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High Expectations

The latest community college student engagement survey finds that community college students are challenged by their professors and work hard in their courses.

Community colleges that have high expectations for their students and provide high levels of support, such as financial aid counseling and student success courses, are making strides in improving student outcomes, reports the 2008 Community College Survey of Student Engagement (CCSSE).

Like its four-year college counterpart, the National Survey of Student Engagement, the CCSSE aims to help colleges identify institutional practices and student behaviors that correlate highly with academic success and student retention.

For community colleges, student engagement is a particular challenge. Nearly two-thirds of community college students are part-time, over half work more than 20 hours per week, 30 percent have children living with them, and more than one-third are first-generation college students.

This year’s report, High Expectations, High Support, from the Community College Leadership Program at the University of Texas at Austin, which surveyed more than 340,000 students at 585 community colleges, placed special emphasis on financial aid.

For many, the report notes, financial aid is the most important element of student engagement. “If they miss this step—if they do not get financial aid—nothing else the college does will matter because the students will not be able to enroll and stay in school.”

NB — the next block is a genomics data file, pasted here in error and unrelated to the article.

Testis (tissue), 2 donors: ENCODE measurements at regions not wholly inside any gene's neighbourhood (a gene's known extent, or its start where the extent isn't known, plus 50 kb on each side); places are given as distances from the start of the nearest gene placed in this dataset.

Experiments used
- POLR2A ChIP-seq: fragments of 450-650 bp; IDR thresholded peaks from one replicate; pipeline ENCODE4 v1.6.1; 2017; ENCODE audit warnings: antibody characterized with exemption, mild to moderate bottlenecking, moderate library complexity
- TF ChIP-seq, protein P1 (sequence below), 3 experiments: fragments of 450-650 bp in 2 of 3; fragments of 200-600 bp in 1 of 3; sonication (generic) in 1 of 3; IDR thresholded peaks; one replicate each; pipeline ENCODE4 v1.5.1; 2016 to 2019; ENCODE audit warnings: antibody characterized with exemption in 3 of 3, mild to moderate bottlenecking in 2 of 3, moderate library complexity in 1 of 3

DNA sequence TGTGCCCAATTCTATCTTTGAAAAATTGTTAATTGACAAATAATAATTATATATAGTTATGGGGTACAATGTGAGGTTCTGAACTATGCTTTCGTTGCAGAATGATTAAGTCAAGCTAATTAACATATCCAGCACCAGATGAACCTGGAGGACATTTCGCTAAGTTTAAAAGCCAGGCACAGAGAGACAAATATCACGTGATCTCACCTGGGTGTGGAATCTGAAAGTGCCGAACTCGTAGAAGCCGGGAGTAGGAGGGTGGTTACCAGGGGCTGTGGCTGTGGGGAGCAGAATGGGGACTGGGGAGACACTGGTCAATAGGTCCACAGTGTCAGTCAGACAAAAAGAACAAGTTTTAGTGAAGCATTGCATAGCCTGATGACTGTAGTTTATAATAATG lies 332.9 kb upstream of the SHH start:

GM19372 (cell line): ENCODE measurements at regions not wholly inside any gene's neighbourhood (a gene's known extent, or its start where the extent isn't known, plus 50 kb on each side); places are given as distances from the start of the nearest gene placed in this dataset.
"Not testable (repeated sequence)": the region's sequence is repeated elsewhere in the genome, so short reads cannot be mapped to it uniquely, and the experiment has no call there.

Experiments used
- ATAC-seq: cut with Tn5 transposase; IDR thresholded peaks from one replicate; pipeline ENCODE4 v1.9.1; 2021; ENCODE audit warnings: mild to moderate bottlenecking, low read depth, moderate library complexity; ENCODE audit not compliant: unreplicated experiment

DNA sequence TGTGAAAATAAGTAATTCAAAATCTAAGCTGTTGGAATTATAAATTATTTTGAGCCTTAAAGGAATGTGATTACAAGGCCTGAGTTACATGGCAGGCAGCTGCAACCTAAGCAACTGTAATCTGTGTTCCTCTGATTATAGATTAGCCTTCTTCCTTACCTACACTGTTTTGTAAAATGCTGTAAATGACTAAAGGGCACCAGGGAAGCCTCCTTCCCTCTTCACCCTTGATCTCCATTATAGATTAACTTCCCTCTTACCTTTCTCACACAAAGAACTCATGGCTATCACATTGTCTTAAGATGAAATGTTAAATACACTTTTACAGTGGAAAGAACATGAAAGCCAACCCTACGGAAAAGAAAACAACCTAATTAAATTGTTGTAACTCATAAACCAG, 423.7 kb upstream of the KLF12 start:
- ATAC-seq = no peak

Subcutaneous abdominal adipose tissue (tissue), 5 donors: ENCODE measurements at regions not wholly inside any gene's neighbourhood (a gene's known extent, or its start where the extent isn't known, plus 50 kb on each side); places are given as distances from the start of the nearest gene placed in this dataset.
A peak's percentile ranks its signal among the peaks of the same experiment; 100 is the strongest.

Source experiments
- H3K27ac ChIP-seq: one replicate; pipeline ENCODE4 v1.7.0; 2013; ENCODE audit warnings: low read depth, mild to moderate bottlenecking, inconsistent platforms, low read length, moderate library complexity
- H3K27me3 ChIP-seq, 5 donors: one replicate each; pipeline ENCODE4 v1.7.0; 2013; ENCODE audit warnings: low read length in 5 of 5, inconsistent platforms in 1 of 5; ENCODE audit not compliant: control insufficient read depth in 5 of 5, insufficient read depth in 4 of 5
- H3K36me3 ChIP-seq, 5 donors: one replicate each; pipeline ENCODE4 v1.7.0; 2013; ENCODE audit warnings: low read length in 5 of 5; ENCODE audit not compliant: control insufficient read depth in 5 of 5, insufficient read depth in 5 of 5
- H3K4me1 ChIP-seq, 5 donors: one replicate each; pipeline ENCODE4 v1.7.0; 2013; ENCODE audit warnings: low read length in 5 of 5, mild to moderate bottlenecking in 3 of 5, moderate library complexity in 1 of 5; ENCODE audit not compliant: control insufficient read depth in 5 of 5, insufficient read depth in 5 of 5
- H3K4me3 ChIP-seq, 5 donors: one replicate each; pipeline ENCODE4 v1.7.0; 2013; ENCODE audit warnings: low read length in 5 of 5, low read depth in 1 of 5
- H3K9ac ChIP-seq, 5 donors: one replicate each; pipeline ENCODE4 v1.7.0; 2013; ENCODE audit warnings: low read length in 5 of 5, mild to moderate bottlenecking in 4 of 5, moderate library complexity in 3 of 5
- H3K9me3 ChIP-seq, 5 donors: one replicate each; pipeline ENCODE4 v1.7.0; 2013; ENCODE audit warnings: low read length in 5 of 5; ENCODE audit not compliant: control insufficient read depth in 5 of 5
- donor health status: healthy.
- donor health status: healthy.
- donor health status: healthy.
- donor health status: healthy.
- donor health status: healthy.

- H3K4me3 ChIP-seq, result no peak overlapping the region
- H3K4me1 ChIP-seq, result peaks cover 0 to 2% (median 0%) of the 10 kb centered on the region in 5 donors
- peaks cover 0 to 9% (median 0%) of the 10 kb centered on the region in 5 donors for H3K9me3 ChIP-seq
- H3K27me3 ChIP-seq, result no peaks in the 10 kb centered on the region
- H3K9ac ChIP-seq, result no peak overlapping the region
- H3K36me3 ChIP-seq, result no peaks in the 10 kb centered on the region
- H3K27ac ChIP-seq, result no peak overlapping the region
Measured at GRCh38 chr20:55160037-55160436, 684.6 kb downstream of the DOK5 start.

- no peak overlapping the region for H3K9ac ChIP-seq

As important as financial aid is, only a little over half of the students surveyed filled out the Free Application for Student Aid (FAFSA), the first step in determining eligibility for student aid. Sixteen percent said they didn’t know about the financial aid process. Of those who did fill out the survey, 31 percent did not receive any financial aid. Overall, 31 percent of full-time community college students and 46 percent of part-timers received no financial aid.

In the area of high expectations, 72 percent of students reported that their colleges encouraged them to spend a significant amount of time studying. Sixty-eight percent said their exams were relatively to extremely challenging, and 49 percent of the surveyed students reported “often” or “very often” working harder than they thought they would to meet an instructor’s expectations.

In addition to reporting information gleaned from surveying faculty and students, the report identifies approaches colleges have used that have improved student performance. For more info, visit

From The Lectern

On this day, we gather because we have chosen hope over fear, unity of purpose over conflict and discord. On this day, we come to proclaim an end to the petty grievances and false promises, the recriminations and worn out dogmas, that for far too long have strangled our politics. We remain a young nation, but in the words of Scripture, the time has come to set aside childish things. The time has come to reaffirm our enduring spirit; to choose our better history; to carry forward that precious gift, that noble idea, passed on from generation to generation: the God-given promise that all are equal, all are free and all deserve a chance to pursue their full measure of happiness.

—President Barack Hussein Obama
Inaugural Address
January 20, 2009

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